There may be technical questions about the law, but it is obviously wrong to use someone else's computer network without permission. And no, you cannot assume that it's open to the public if you can get in without a password. The question is whether the neighbor intended to open it up to the public. Prima facie, no, because his DSL or cable contract almost certainly forbids him from doing so.

The bottom line, though, is that all wireless networks need passwords. The hardware should not work, right out of the box, until you set a password.

The password need not be uncrackable. Its purpose is not to make intrusion impossible, but rather to distinguish authorized from unauthorized people, just like the key to the lock on a door. Yes, you can pick the lock. But anyone caught picking the lock is obviously up to no good; he knows he's not welcome.

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Nagasaki +60

I'm so busy with research that one notebook entry will have to serve for two days, but here it is. [Minor updates 5:30 p.m. August 8.]

August 9th is the 60th anniversary of the bombing of Nagasaki. From the perspective of the post-1945 world, we recognize that the atom bombs dropped on Japan were a terrible tragedy. And I do not want to minimize this tragedy in any way. Innocent people died by the thousands.

But as Jeff Duntemann points out, without the bombs, we wouldn't have our post-1945 perspective.

[Jeff's article will later be archived here.]

Paradoxically, it was atom bombs that turned the civilized world against war. Before 1945, "peace" generally meant appeasement of a specific enemy's political goals. Not any more.

And although the cost was terrible, the atom bombs of 1945 did end the war - and no war like it has broken out since.

As Jeff points out, World War II was the third in a series. There had been World War I and the Franco-Prussian War (1870). In each, a major world power (Germany) had fought another major world power (France). The cycle of destruction had escalated until, in WWII, it involved genocide with millions of innocent victims.

Reasonable diplomats and strategists in 1945 felt that the series had to end. Somebody had to show despots that they could and would be destroyed by force, or else, regardless of who won WWII, there would be a terrible genocidal war every few decades from then on.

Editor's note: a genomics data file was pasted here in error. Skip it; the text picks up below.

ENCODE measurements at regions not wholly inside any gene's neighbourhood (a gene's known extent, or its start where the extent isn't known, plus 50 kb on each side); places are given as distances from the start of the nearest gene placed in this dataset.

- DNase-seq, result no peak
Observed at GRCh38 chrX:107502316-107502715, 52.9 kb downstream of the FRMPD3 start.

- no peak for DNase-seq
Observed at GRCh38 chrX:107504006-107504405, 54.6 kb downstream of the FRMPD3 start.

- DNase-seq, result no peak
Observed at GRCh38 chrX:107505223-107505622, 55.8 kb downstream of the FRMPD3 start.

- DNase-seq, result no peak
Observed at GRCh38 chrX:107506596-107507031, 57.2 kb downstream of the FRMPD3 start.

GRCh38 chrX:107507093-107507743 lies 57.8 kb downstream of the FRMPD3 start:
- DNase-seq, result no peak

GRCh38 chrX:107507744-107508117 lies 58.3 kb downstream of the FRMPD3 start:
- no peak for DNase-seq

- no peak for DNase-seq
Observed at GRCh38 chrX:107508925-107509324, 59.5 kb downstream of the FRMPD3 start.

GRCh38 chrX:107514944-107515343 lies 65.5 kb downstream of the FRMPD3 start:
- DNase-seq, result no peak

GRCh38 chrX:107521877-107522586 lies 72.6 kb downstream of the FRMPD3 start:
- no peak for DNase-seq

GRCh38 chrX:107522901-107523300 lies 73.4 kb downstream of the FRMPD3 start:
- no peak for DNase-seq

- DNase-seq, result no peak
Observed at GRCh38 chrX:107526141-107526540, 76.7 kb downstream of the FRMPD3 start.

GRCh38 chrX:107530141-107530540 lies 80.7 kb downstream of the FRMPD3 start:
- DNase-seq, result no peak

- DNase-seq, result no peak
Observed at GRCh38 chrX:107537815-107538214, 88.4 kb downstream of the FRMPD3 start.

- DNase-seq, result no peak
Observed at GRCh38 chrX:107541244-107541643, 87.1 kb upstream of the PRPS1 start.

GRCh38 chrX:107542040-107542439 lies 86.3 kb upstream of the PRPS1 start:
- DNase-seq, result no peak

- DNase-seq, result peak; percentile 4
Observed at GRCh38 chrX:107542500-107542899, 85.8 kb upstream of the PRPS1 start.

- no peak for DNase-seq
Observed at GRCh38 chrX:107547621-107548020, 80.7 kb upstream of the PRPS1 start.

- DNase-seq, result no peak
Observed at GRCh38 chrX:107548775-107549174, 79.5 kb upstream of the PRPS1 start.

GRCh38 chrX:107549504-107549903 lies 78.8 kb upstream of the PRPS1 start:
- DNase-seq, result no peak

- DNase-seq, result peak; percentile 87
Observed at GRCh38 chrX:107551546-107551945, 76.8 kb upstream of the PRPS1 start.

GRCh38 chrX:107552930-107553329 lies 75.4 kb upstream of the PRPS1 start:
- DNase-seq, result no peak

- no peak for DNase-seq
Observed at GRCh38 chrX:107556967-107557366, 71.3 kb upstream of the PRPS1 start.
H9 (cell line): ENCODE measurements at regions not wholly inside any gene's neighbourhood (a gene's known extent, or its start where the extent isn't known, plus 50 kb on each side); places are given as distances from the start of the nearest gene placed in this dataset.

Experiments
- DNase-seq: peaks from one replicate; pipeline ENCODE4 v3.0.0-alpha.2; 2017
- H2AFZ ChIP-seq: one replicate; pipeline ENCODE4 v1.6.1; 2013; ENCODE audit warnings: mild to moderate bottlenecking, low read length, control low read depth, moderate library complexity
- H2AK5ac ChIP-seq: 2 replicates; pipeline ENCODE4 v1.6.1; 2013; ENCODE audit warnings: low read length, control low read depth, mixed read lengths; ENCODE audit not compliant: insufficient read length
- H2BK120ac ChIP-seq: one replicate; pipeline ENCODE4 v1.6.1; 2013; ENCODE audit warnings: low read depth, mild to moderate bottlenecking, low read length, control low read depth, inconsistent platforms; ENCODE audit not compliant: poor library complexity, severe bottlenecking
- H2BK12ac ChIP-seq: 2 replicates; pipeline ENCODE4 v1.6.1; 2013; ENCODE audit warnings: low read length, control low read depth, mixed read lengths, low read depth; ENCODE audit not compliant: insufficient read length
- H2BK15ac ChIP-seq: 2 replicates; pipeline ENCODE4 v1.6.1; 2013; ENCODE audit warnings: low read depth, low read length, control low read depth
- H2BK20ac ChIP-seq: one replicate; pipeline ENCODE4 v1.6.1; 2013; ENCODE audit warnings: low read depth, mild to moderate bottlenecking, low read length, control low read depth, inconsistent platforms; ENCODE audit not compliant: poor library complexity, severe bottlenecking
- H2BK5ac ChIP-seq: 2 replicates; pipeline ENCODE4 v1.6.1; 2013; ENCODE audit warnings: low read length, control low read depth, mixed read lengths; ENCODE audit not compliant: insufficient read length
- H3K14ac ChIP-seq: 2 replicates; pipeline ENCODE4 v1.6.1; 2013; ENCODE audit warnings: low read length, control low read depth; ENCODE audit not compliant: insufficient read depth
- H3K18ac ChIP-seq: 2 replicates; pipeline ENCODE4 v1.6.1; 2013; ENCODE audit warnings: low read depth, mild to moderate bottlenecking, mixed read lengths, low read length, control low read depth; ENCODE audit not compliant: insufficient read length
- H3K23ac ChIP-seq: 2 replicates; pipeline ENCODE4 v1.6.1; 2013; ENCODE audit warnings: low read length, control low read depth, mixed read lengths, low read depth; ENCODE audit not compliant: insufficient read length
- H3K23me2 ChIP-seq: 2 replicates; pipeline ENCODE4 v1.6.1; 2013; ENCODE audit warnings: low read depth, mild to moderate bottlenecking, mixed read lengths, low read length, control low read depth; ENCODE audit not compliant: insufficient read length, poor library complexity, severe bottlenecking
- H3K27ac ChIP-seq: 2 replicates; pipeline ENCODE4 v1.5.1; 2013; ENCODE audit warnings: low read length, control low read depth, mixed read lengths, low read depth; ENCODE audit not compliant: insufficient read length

And that, rightly or wrongly, is why Hiroshima and Nagasaki were bombed. The series did end. WWII gave way to the Cold War. Both sides were too afraid to attack, so they never fought. Stalin was contained. Eventually, his failed economic system collapsed.

And the world came to hate war. Since 1945, Jeff argues, we haven't really had any wars, just local skirmishes. And - as in Korea - we've become willing to end wars provisionally even when the underlying conflicts aren't resolved.

I mourn the victims of Hiroshima and Nagasaki, but perhaps their lives bought the lives of others and helped to give war itself a bad name.

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Want to know more about Windows Vista? Check the frequently updated page on Wikipedia, the world's first all-volunteer encyclopedia. Useful!

New in Britain: a peer-to-peer bank in which people lend money to each other, with safeguards. It does for banking what eBay did for selling. Hmmm... Could work.

Now Hollywood is trying to tell us that selling marijuana is a perfectly normal sideline for a respectable person. Harumph. Hollywood is seriously out of touch with reality. And this comes right at the time when the scientific evidence is beginning to show that marijuana is more dangerous than anyone realized.

Meanwhile, business researchers have determined that people who flirt in the workplace (to try to win superiors' favor) don't benefit from it. (In fact, their average income is something like 30% lower!) In the long run, they're just pests. We could have told them that.

More generally, the study shows that inferior workers are the ones more likely to try to win favor by doing something other than good work. We knew that too.

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Finance for the semi-married